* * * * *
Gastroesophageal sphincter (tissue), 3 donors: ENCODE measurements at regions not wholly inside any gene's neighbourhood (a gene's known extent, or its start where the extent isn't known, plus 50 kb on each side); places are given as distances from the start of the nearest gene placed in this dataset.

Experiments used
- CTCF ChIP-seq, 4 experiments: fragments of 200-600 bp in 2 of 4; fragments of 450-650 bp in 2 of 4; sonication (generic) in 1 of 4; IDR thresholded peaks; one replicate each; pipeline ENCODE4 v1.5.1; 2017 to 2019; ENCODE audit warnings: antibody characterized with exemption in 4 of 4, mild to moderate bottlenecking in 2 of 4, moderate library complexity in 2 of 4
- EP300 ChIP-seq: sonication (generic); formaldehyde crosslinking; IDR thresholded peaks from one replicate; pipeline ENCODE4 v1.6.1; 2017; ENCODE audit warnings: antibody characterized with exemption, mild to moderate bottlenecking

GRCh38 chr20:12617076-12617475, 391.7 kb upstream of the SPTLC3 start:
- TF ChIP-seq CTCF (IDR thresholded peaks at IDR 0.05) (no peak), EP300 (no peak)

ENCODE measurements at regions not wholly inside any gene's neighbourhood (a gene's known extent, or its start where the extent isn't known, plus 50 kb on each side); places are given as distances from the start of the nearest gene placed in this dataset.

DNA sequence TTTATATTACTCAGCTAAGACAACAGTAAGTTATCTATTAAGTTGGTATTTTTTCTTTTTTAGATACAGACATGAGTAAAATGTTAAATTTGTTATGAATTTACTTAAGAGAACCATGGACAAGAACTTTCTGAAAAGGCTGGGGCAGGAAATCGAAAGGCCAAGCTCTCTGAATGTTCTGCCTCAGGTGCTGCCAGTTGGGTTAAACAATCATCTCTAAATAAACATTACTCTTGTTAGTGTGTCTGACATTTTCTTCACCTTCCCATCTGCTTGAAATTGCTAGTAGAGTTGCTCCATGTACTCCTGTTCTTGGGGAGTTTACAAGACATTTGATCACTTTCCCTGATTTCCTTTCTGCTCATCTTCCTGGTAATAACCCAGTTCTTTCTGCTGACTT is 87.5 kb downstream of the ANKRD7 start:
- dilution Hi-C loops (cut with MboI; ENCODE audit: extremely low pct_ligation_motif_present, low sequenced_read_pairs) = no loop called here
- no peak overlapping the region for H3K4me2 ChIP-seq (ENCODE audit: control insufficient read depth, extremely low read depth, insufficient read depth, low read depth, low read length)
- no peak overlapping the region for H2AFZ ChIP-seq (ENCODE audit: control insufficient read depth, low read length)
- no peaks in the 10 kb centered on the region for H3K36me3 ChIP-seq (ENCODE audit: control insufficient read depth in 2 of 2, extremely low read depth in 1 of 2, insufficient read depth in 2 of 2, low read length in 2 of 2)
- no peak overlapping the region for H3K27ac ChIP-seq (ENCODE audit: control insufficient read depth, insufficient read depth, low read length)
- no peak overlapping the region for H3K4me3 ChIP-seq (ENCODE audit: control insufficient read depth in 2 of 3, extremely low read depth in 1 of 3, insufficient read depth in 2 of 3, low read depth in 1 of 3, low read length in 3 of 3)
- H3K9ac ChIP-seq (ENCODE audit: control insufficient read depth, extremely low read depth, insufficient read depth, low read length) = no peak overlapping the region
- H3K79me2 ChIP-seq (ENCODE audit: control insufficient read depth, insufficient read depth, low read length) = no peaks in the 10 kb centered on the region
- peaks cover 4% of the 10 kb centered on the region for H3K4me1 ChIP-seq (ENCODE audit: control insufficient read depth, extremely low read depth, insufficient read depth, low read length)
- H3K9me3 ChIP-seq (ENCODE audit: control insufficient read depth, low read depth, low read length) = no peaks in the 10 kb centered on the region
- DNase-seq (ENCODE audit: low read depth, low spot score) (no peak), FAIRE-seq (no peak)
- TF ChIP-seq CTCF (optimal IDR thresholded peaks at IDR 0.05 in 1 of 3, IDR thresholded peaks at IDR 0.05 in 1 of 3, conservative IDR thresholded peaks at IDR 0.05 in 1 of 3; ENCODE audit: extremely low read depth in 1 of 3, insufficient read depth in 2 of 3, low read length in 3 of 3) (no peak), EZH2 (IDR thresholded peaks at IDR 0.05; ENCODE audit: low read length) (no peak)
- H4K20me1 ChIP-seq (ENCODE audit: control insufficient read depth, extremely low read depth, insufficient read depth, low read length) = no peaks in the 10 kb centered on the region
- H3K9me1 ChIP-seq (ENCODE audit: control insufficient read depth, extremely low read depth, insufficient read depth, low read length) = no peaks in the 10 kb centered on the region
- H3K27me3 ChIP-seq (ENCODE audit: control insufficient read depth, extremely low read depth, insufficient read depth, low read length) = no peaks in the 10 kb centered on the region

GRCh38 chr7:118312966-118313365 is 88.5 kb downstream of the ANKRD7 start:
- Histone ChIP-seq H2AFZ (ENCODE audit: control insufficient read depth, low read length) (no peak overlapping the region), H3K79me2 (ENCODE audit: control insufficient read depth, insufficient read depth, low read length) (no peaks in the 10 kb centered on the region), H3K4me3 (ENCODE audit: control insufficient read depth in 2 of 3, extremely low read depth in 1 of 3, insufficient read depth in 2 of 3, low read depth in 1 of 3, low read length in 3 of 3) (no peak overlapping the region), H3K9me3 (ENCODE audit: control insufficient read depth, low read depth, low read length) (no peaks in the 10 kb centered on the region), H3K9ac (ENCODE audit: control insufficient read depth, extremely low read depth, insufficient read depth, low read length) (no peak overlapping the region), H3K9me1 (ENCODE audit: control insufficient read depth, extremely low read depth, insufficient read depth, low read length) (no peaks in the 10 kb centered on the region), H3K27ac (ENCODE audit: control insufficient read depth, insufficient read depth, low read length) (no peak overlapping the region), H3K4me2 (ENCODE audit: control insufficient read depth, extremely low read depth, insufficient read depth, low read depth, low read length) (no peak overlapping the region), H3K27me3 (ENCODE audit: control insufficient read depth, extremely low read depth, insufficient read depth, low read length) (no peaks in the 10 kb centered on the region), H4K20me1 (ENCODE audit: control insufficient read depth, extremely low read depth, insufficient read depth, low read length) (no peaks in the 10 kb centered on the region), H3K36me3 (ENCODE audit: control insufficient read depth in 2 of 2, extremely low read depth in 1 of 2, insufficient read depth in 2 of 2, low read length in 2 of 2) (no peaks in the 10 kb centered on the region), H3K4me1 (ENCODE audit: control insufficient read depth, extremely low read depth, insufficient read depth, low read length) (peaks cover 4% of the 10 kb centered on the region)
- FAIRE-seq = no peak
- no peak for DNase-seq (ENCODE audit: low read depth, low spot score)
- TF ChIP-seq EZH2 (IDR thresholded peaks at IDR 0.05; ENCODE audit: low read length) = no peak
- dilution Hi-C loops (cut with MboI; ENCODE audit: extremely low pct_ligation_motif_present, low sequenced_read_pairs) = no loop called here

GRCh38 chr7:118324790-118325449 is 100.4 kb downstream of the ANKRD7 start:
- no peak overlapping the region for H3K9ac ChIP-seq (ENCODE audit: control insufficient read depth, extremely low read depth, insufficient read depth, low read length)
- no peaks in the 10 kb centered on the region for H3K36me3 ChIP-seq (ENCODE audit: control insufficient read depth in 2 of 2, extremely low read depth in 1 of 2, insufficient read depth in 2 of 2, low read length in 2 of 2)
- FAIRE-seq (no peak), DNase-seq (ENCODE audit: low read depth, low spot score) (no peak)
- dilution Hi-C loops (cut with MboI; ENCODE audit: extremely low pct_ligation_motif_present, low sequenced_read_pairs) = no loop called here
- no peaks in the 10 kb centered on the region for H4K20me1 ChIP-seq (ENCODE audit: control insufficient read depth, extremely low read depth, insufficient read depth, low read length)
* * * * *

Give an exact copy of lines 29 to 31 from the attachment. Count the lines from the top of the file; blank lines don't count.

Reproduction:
- dilution Hi-C loops (cut with MboI; ENCODE audit: extremely low pct_ligation_motif_present, low sequenced_read_pairs) = no loop called here

GRCh38 chr7:118324790-118325449 is 100.4 kb downstream of the ANKRD7 start:
- no peak overlapping the region for H3K9ac ChIP-seq (ENCODE audit: control insufficient read depth, extremely low read depth, insufficient read depth, low read length)